Powering oil and gas production through the energy transition: a four-step guide

The energy transition can be a source of angst for oil and gas producers, but it doesn’t have to be a cause for concern – at least not in every context. In fact, when it comes to powering oil and gas production assets  which are typically reliant on diesel power generation;  developments driven by the transition can be a boon to the balance sheet.

What’s more, these benefits can be achieved with incremental investment, and don’t necessarily require significant capital investment. This can help ease the strain on stakeholder temperaments and Opex and Capex budgets alike.

Our four-phase approach to decarbonising oil and gas production progresses from efficiency maximisation, through transitioning to gas, and introducing renewables.

Step 1: Optimise

The process starts with small but mighty changes in a producer’s power generation set-up. In fact, it’s not even necessary to switch away from diesel to start seeing major gains. Within this step, there are three non-exclusive ways to improve efficiency and reduce emissions while saving money.

The first is ‘rightsizing’. In many hydrocarbon production scenarios, generators are intentionally oversized to make sure they can cope with motor starts and high load periods. The result is that they often run at less than 30 per cent load – an expensive and inefficient way to guarantee uptime. However, modern solutions can nudge that figure as high as 80 per cent without compromising reliability or uptime, saving on fuel and emissions.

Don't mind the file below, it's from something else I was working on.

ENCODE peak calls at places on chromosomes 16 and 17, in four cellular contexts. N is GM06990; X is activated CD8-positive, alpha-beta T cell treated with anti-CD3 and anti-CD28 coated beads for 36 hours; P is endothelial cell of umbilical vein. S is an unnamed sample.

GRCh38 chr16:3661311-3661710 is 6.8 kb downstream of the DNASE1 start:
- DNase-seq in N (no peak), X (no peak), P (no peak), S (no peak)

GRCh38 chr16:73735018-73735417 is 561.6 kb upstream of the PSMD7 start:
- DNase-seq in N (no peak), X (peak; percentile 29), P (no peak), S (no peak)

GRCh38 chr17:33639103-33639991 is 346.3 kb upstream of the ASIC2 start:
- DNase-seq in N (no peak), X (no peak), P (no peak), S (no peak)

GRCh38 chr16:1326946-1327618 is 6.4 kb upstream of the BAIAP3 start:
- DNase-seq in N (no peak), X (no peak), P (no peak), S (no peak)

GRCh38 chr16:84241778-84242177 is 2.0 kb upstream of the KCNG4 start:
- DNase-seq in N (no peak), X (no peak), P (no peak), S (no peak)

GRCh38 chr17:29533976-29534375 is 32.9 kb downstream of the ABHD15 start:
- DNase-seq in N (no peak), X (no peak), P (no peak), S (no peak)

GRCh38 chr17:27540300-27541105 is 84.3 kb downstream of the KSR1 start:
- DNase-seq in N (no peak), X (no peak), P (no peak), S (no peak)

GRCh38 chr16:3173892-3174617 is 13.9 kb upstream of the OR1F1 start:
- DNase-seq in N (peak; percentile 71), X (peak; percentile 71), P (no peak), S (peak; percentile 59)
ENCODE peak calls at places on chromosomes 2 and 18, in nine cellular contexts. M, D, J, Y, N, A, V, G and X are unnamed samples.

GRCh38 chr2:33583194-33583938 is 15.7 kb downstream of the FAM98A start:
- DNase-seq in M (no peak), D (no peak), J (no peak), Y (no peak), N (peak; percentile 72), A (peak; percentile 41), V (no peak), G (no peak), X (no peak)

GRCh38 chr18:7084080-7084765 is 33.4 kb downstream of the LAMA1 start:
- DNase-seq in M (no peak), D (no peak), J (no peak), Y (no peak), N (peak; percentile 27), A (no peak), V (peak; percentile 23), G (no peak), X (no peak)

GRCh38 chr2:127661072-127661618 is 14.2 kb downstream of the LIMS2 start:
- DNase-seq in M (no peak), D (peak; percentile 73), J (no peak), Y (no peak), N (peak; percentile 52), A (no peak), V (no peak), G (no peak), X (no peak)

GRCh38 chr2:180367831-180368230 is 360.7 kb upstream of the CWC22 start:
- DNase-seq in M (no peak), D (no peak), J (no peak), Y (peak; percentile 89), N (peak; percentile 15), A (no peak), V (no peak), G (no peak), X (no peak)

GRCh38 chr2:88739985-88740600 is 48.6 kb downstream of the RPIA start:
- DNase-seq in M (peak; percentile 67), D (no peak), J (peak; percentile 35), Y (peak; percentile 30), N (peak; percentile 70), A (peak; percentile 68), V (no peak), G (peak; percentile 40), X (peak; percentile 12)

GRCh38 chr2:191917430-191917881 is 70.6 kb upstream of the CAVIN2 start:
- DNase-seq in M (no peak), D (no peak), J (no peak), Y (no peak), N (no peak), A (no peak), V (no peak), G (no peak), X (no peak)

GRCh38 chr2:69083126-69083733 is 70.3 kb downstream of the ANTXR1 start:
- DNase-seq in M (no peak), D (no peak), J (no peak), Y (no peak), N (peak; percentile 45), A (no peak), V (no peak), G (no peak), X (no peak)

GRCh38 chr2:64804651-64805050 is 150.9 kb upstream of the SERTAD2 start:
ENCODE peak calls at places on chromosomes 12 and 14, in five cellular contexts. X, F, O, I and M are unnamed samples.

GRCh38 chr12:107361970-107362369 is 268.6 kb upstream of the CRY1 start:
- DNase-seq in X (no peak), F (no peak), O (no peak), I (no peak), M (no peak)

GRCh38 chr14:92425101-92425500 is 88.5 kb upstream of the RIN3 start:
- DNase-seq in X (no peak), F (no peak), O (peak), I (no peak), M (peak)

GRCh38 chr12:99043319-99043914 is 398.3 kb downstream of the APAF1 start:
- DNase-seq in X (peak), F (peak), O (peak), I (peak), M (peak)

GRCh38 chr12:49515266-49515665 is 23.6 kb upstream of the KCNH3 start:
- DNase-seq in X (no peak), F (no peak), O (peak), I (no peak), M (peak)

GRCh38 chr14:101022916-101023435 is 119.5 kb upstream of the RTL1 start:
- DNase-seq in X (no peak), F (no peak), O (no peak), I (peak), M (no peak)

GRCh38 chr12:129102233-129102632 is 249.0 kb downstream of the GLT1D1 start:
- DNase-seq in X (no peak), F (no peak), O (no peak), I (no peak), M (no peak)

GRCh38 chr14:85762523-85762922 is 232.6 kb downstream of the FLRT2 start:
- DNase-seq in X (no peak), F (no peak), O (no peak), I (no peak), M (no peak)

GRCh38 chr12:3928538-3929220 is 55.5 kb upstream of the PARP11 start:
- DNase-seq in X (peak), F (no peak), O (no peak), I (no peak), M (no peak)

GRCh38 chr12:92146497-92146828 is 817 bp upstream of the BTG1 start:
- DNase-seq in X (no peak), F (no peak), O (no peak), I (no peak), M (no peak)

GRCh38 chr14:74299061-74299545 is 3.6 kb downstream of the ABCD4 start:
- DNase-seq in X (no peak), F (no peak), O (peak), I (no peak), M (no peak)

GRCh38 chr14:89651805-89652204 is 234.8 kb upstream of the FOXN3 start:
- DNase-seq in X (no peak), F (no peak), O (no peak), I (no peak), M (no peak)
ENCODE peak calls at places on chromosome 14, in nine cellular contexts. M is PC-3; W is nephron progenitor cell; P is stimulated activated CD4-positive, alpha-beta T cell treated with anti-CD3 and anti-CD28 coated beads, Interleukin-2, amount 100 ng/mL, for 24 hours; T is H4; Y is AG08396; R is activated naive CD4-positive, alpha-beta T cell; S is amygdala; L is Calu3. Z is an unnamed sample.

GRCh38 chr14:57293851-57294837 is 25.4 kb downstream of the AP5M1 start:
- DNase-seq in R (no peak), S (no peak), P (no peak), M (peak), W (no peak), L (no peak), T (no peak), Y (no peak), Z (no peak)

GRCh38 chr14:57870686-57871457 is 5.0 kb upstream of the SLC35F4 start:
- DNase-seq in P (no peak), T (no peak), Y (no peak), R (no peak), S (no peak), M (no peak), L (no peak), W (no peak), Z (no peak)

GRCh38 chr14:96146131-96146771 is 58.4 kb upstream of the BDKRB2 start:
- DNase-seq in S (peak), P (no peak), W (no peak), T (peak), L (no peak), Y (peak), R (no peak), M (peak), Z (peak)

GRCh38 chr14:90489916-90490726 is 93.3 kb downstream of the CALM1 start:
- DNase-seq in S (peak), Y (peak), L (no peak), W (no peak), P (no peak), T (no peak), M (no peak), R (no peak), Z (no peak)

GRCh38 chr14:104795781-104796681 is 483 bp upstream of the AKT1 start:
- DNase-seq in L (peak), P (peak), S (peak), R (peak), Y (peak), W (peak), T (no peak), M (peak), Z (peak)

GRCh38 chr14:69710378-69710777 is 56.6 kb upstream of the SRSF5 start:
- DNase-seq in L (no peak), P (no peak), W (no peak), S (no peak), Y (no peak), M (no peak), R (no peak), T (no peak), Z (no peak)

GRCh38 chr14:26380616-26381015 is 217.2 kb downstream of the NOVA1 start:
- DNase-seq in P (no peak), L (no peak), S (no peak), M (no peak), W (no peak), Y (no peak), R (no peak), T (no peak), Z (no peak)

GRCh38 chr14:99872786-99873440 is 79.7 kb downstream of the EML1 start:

One technique is ‘mechanical rightsizing’, which involves coupling a smaller generator with flywheel technology. The flywheel system delivers high-power energy during increasing load steps by deploying excess energy captured during decreasing load steps. Similarly,  energy storage technology achieves a similar end with a smart battery hybrid solution – at very low loads the battery can even handle the power output entirely, allowing generators to shut off completely for a period, increasing efficiency.

Alongside rightsizing, ‘load-on-demand’ solutions can be extremely effective at driving efficiency. This is a modular approach whereby one large generator is replaced by a cluster of smaller generators that can automatically power up or down depending on load requirements. For example, in a scenario where a peak output of 1,500 kVA is needed, three 500 kVA generators can replace a single 1,500 kVA generator. When full capacity is required, all three can run at full capacity, but at other times, one or two of the generators can be switched off, saving fuel, emissions and noise pollution.

Finally, supplementary technology can be installed on generators to reduce emissions directly. By attaching a selective catalyst reducer and an oxidation catalyst to generators, up to 99% of controlled emissions can be cleaned, helping to reduce carbon footprints even further.

Deploying one, two or all three of these approaches can slash emissions and fuel costs versus business-as-usual approaches, without even thinking about switching fuel.

Step 2: Mix

Of course, fuel switching is a powerful way to reduce emissions. Natural gas emits up to 40 per cent less CO2, 80 per cent less NOx, and 99% less SO2 than diesel, meaning a lower carbon footprint and reduced air pollution locally. Once a producer has reduced emissions from existing infrastructure as much as possible, the logical next step is to look into gas.

In the past, this was a fairly daunting thing to do – more of a leap than a step. Switching to gas might have involved connecting to or building new gas infrastructure as well as upgrading gensets. However, by breaking down the transition into smaller steps, this process can become more gradual and manageable.